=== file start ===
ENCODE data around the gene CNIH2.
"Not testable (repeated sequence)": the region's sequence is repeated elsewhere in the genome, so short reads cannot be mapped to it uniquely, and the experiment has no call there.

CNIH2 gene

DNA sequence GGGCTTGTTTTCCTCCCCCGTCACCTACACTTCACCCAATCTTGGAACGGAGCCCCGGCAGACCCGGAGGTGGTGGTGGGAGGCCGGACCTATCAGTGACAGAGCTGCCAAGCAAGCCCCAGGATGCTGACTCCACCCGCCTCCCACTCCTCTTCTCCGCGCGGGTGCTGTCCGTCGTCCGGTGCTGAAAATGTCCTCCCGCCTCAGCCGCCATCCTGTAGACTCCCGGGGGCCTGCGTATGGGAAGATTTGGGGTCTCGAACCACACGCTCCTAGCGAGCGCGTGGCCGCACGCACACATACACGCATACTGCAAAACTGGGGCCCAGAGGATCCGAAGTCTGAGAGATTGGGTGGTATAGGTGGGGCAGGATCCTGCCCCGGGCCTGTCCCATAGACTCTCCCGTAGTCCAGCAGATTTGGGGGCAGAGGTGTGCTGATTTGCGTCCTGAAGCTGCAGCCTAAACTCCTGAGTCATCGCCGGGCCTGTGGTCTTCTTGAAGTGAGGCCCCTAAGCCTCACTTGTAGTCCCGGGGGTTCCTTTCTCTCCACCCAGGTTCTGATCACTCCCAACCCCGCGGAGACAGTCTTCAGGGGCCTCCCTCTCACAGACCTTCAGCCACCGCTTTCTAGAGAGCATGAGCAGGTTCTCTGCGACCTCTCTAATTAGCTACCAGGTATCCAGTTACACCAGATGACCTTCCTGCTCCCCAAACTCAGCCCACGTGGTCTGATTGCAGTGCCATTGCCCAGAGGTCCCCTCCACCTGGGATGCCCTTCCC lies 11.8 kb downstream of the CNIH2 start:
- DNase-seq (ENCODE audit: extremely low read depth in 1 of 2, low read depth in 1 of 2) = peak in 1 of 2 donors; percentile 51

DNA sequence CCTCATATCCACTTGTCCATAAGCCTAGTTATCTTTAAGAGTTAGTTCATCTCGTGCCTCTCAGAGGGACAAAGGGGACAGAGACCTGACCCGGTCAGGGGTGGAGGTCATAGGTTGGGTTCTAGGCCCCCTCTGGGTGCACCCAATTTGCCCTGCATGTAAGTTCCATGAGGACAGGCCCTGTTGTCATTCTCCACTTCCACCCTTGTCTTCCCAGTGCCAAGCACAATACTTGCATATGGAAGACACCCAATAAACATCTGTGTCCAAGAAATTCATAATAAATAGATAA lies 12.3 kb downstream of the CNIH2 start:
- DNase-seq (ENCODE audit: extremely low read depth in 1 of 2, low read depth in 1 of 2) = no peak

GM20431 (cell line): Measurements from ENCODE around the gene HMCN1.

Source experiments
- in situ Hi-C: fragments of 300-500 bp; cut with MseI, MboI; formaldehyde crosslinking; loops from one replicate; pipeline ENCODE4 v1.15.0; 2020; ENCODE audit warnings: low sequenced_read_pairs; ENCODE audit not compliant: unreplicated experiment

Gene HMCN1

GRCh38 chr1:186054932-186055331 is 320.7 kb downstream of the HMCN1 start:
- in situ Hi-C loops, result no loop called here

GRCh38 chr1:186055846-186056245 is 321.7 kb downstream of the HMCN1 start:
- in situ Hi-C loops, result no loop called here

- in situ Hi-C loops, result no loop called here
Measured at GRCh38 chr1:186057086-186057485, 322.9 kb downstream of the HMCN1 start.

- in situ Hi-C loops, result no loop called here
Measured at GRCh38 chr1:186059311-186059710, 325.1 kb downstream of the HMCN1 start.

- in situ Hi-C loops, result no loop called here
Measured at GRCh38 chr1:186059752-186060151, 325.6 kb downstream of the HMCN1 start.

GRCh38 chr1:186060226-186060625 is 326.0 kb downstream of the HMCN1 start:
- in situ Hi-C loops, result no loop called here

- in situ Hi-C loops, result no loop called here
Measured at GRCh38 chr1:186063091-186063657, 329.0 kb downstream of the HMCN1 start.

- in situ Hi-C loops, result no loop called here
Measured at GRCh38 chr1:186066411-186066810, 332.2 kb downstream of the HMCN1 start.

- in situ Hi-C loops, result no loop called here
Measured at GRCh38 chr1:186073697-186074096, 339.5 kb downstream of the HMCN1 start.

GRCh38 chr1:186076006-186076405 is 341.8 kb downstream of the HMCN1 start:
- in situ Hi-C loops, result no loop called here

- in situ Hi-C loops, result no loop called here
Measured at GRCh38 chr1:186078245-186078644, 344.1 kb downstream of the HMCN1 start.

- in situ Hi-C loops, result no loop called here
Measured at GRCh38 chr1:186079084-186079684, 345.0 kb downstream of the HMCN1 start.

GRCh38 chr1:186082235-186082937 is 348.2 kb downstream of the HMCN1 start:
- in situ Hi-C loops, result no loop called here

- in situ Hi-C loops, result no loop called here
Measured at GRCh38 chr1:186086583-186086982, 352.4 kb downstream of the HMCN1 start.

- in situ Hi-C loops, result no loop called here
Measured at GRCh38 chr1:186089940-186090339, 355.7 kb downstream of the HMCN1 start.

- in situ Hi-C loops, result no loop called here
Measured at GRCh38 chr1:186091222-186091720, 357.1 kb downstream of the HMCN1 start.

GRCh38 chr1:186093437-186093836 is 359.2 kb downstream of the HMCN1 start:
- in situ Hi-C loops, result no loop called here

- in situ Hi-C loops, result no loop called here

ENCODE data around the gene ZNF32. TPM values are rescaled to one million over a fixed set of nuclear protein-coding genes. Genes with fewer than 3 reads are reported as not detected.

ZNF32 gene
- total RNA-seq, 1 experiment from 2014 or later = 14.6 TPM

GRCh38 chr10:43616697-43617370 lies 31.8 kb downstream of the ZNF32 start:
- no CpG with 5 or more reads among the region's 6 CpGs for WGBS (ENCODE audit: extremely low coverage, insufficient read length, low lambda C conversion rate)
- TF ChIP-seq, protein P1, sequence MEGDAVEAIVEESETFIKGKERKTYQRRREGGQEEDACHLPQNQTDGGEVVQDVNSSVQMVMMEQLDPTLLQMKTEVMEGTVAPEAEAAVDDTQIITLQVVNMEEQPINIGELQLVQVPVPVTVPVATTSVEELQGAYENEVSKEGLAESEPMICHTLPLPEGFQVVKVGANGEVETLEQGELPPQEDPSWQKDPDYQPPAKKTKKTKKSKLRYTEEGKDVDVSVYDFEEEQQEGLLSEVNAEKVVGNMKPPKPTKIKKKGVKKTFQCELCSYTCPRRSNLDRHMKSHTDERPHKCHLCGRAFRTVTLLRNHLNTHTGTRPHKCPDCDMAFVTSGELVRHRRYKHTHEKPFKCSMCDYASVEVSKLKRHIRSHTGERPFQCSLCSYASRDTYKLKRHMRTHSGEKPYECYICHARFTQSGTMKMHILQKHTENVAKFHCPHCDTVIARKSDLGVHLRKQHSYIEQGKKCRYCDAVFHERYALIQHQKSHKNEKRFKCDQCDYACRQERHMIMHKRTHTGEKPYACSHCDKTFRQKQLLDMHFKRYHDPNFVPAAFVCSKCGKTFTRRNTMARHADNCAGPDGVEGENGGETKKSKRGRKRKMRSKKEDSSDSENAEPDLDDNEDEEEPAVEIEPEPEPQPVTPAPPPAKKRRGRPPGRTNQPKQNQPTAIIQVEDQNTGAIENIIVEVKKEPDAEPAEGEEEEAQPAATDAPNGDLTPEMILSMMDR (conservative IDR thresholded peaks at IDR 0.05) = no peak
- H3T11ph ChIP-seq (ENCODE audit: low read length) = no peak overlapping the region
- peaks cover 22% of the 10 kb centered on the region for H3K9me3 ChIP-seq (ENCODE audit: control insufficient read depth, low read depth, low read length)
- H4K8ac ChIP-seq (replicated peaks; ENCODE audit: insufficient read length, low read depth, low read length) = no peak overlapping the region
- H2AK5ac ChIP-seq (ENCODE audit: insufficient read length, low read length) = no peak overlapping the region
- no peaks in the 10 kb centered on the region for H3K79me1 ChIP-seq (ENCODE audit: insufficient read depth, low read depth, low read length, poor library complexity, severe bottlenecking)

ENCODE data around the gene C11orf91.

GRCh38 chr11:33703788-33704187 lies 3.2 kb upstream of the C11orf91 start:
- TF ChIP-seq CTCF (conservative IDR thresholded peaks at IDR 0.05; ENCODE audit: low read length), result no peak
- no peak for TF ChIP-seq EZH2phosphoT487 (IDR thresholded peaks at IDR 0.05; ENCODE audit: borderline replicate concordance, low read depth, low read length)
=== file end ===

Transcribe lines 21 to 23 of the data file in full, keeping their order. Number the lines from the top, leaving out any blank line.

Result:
Measured at GRCh38 chr1:186059752-186060151, 325.6 kb downstream of the HMCN1 start.

GRCh38 chr1:186060226-186060625 is 326.0 kb downstream of the HMCN1 start:
- in situ Hi-C loops, result no loop called here